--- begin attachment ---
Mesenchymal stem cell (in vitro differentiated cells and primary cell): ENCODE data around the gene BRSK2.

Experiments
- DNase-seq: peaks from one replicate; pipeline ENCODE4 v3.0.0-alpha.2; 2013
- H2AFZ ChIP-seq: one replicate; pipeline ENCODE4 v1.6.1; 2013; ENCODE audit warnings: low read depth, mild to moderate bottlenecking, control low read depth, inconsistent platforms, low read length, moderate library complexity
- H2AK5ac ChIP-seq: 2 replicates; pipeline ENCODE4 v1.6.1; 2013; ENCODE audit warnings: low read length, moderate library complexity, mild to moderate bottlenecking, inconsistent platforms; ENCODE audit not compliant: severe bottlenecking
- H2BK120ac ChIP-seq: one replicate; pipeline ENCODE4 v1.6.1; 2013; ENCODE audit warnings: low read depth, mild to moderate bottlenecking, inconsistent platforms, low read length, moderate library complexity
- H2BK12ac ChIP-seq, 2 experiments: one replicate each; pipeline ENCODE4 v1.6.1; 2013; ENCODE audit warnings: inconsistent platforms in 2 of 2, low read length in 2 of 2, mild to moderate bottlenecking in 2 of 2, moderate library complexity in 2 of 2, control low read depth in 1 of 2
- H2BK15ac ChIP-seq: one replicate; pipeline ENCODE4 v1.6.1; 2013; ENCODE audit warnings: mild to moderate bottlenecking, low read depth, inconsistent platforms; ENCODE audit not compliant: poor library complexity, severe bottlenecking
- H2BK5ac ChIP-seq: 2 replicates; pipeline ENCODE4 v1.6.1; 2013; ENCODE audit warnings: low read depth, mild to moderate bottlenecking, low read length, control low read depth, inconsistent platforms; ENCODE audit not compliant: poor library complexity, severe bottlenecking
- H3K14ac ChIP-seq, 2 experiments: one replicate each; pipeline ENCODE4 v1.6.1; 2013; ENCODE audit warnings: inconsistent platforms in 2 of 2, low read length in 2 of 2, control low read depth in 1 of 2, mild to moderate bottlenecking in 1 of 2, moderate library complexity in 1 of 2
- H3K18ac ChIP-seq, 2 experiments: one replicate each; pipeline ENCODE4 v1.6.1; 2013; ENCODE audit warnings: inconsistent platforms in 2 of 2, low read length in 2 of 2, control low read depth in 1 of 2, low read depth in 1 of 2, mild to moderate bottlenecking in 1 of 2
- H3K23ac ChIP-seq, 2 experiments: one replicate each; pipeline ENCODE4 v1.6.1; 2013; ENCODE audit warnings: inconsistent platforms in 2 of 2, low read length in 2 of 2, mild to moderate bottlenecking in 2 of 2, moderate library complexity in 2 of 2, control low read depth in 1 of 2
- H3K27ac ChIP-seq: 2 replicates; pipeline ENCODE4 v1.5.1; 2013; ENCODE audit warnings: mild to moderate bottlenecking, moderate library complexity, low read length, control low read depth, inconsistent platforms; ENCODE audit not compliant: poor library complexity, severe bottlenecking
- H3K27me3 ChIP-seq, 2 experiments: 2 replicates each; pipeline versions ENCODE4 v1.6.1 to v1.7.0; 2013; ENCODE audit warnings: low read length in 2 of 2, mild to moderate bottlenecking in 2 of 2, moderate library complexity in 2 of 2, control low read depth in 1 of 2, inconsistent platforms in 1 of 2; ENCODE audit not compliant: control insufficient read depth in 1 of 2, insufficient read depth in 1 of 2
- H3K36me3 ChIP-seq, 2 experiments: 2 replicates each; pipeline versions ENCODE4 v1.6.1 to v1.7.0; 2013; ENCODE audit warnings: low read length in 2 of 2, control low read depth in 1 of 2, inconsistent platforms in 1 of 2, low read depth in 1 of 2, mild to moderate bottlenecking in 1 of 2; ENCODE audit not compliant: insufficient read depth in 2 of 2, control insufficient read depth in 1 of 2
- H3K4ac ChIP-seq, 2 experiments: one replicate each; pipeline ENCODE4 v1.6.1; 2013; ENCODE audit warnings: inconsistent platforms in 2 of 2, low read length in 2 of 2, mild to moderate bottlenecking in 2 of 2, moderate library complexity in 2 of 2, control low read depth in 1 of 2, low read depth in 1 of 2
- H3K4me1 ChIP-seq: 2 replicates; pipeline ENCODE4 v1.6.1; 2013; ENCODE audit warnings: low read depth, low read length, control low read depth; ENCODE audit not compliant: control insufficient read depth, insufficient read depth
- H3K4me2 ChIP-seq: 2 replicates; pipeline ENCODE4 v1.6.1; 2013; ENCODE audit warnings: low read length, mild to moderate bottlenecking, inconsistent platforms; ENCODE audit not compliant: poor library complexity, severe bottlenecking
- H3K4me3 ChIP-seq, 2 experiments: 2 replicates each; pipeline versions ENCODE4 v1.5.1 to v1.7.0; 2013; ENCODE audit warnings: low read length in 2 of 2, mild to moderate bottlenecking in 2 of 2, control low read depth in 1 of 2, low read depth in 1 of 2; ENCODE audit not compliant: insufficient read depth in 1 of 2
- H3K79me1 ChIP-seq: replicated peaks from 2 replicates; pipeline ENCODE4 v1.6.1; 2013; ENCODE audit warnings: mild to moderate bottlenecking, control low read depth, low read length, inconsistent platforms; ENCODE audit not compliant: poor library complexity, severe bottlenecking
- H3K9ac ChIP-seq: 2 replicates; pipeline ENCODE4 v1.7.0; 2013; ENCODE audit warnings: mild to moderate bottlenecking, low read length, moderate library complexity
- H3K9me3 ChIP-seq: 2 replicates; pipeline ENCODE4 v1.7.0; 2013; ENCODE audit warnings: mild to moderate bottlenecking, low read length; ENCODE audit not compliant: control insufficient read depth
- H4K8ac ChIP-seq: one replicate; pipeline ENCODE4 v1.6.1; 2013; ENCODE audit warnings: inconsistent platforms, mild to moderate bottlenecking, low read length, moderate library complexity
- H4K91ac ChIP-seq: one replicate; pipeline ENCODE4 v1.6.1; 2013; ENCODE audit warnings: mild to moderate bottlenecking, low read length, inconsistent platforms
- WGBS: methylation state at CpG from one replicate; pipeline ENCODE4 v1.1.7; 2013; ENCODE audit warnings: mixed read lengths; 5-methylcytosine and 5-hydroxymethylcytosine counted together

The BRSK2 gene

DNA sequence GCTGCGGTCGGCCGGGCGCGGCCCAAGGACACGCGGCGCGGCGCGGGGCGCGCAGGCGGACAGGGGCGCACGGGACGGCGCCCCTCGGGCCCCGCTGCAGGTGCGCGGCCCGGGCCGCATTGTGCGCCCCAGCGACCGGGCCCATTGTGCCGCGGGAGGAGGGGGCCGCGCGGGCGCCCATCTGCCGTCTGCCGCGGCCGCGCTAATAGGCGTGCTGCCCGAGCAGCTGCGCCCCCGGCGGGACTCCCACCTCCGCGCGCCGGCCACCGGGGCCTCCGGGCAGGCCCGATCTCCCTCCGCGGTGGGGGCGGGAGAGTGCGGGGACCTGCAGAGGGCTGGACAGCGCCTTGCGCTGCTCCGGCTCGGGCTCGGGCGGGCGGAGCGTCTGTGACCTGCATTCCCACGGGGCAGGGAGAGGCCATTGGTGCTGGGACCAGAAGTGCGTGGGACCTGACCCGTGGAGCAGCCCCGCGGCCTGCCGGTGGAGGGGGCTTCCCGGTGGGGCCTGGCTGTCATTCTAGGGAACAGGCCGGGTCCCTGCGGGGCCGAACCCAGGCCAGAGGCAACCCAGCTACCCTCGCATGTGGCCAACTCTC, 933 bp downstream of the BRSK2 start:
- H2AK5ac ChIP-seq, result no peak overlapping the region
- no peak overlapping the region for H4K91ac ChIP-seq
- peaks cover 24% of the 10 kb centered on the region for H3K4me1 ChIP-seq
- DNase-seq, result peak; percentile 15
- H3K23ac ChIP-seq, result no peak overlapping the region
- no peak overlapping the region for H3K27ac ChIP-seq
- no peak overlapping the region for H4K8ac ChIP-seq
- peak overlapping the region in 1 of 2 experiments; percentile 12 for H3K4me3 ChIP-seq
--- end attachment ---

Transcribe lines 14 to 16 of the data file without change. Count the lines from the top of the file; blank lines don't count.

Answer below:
- H3K27me3 ChIP-seq, 2 experiments: 2 replicates each; pipeline versions ENCODE4 v1.6.1 to v1.7.0; 2013; ENCODE audit warnings: low read length in 2 of 2, mild to moderate bottlenecking in 2 of 2, moderate library complexity in 2 of 2, control low read depth in 1 of 2, inconsistent platforms in 1 of 2; ENCODE audit not compliant: control insufficient read depth in 1 of 2, insufficient read depth in 1 of 2
- H3K36me3 ChIP-seq, 2 experiments: 2 replicates each; pipeline versions ENCODE4 v1.6.1 to v1.7.0; 2013; ENCODE audit warnings: low read length in 2 of 2, control low read depth in 1 of 2, inconsistent platforms in 1 of 2, low read depth in 1 of 2, mild to moderate bottlenecking in 1 of 2; ENCODE audit not compliant: insufficient read depth in 2 of 2, control insufficient read depth in 1 of 2
- H3K4ac ChIP-seq, 2 experiments: one replicate each; pipeline ENCODE4 v1.6.1; 2013; ENCODE audit warnings: inconsistent platforms in 2 of 2, low read length in 2 of 2, mild to moderate bottlenecking in 2 of 2, moderate library complexity in 2 of 2, control low read depth in 1 of 2, low read depth in 1 of 2